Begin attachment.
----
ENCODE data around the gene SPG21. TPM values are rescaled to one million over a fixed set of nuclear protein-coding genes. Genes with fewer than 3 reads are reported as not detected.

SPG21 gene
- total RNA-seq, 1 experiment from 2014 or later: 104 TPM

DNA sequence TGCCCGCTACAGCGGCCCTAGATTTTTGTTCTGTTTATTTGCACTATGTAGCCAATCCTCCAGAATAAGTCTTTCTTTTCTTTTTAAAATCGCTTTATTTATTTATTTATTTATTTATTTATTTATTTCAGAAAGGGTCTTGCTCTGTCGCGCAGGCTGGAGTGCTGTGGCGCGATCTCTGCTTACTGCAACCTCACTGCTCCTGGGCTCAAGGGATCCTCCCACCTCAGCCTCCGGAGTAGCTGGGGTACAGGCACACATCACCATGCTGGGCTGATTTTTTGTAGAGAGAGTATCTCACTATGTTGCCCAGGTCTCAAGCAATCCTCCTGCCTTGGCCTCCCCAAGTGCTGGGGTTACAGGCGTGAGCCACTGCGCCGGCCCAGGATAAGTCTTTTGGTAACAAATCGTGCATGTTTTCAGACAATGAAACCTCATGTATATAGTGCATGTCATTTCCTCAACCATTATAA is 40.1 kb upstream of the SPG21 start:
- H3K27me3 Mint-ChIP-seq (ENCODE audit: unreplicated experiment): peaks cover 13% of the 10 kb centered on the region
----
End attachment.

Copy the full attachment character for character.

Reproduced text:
ENCODE data around the gene SPG21. TPM values are rescaled to one million over a fixed set of nuclear protein-coding genes. Genes with fewer than 3 reads are reported as not detected.

SPG21 gene
- total RNA-seq, 1 experiment from 2014 or later: 104 TPM

DNA sequence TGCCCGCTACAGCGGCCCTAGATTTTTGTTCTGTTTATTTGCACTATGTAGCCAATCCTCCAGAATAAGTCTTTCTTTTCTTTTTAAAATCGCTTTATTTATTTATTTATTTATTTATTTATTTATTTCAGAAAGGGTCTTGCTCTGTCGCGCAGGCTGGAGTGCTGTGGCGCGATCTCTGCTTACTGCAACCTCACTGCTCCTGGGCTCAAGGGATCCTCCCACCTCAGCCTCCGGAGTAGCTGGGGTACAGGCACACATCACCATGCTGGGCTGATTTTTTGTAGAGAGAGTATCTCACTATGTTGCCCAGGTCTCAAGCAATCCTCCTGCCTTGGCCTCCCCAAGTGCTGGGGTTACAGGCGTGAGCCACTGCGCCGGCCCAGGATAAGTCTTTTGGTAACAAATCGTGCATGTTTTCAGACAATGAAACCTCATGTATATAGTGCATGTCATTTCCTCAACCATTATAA is 40.1 kb upstream of the SPG21 start:
- H3K27me3 Mint-ChIP-seq (ENCODE audit: unreplicated experiment): peaks cover 13% of the 10 kb centered on the region